Cameroon

A social network for women living with HIV in Cameroon

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Giaum's mother Jacqueline now acts as both patient and counsellor, making bi-weekly hospital visits to advise other mothers living with HIV in Cameroon.

By Shantha Bloemen

YAOUNDE, Cameroon, 14 January 2009 – Jacqueline sits on the tattered couch in her two-room home, where she struggles to raise two children alone. At age 32, Jacqueline is living with HIV and has lost one daughter to the virus. Her five-year-old son Giaum is also living with the virus. 

“When I came back here from South Africa, my daughter was always sick with fever. I took her to the doctor and to herbalists but nothing seemed to help. Once she passed away, I also felt sick,” says Jacqueline. “I tested positive for HIV and started treatment. As soon as I felt better, it was my son who I was worried about."

After months of worrying alone about her son’s health and receiving minimal support from the local clinic, Jacqueline decided to go the UNICEF-supported Chantal Biya Foundation, which she had seen advertised on television. 

“I first thought that it was the change of environment, like bad water or poor feeding. Then my husband and son both got tested. We discovered we were all positive,” she recalls.

Thankfully, Jacqueline’s younger daughter Alexis has tested negative. She was born after Jacqueline began treatment for prevention of mother-to-child transmission (PMTCT).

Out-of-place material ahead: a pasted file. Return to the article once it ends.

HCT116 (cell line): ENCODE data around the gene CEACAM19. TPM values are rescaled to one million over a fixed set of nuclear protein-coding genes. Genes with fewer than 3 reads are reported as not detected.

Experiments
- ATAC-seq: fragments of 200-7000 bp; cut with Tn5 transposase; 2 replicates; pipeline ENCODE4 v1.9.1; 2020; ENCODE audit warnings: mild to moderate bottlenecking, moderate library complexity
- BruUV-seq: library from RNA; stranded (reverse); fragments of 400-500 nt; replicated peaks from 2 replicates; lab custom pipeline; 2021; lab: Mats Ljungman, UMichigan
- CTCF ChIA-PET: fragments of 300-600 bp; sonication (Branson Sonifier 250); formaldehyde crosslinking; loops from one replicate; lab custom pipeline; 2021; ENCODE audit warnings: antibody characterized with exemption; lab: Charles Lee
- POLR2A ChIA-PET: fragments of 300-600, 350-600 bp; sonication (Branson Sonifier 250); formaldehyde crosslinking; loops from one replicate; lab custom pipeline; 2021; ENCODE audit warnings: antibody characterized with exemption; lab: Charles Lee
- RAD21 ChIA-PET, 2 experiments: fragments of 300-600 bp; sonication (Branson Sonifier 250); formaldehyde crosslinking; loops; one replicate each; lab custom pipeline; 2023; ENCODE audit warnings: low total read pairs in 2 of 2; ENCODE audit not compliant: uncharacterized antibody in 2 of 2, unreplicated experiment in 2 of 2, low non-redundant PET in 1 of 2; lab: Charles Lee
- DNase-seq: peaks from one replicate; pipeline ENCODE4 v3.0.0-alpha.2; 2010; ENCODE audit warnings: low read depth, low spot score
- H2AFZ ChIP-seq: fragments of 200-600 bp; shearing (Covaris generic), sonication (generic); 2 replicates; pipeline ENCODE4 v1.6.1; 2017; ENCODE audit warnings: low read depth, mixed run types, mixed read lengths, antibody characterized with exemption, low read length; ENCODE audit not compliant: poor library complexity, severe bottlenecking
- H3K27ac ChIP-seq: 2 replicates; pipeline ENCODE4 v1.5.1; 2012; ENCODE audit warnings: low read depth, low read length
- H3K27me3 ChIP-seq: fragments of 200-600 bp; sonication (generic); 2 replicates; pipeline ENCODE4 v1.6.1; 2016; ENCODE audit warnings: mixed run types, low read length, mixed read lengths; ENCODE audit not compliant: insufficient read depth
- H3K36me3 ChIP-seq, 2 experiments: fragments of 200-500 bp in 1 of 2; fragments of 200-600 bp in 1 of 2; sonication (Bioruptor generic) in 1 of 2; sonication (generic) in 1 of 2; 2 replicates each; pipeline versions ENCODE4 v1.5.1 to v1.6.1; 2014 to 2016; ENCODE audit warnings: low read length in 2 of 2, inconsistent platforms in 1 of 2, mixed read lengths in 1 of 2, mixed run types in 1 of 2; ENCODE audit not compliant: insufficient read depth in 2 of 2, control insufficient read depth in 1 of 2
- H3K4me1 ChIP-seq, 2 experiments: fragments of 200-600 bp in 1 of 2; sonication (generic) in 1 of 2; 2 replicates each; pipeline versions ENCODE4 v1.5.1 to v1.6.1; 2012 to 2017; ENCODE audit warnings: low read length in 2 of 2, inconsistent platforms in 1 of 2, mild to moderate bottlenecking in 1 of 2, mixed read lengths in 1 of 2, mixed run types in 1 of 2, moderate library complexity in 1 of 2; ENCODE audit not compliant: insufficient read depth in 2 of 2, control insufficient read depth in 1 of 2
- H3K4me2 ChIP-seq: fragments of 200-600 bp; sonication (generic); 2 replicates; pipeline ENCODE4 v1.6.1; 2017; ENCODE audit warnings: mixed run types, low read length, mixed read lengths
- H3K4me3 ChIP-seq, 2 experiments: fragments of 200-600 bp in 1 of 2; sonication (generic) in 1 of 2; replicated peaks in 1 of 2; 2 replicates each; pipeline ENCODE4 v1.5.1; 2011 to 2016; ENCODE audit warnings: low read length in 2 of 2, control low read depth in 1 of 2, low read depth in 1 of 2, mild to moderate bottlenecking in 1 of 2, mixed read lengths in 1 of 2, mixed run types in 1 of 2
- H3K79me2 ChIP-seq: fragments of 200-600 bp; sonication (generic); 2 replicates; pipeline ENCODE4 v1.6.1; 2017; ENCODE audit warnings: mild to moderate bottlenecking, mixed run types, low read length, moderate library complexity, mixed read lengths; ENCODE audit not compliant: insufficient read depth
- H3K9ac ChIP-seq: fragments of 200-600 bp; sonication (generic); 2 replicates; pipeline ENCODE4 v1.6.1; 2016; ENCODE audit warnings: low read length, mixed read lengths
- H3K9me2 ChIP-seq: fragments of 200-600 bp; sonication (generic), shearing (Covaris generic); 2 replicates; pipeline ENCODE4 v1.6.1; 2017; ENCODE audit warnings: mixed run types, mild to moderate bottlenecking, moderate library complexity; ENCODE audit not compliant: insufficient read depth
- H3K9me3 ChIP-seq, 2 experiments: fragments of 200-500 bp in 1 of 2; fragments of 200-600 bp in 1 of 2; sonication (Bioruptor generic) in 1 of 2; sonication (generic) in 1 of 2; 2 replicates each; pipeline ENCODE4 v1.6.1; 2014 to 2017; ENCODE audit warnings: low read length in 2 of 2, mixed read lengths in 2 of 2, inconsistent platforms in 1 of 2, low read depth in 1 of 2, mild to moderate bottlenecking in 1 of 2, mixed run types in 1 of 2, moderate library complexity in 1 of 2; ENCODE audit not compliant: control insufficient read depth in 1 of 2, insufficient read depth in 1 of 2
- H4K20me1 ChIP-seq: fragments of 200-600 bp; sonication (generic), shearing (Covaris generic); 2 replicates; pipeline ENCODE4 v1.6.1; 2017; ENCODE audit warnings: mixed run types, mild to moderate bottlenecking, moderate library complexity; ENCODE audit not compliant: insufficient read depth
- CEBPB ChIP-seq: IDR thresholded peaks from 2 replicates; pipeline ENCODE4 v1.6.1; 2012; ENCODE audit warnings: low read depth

Treatment engenders hope

It was at the Chantal Biya Foundation that Giaum was finally able to access free treatment. It was also where Jacqueline met Genevieve, the head of a UNICEF-supported advocacy group for mothers living with HIV. 

The group is a network of 30 volunteers providing an emotional safety net for afflicted families and helping them to cope with the challenges of living with HIV. The volunteers started the association in 2003 with the aid of a doctor at the foundation, who realized that medical care alone could not adequately combat the high levels of discrimination and stigma that still confront patients here.   

Jacqueline explained that since she lost her mother, there has been no one she can turn to to share her problems. Her husband left the country after she became pregnant with their second child.

"There is no secret I can hide from her. Genevieve is just like my sister," she says.

Overcoming stigma

The volunteers make regular home visits, often taking on the roles of surrogate family members for those who find themselves abandoned. 

"We give advice for overall well-being. We tell patients to be positive in life. We tell mothers how to live with HIV, how to break the news to relatives and how to overcome stigma and discrimination," said Genevieve, herself a mother of four children.

The volunteer group gives women a stronger purpose as well as a social network. Jacqueline now acts as both patient and counsellor, as she makes bi-weekly visits to the hospital to advise newly infected mothers.

With an estimated 45,000 HIV-positive children in Cameroon, there is much left to be done to expand and improve treatment, particularly in remote areas. UNICEF enables organizations such as the Chantal Biya Foundation to provide the services that women and children like Jacqueline and her family so desperately need.


 

 

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UNICEF correspondent Roshni Karwal reports on how UNICEF-supported organizations are combatting HIV in Cameroon.
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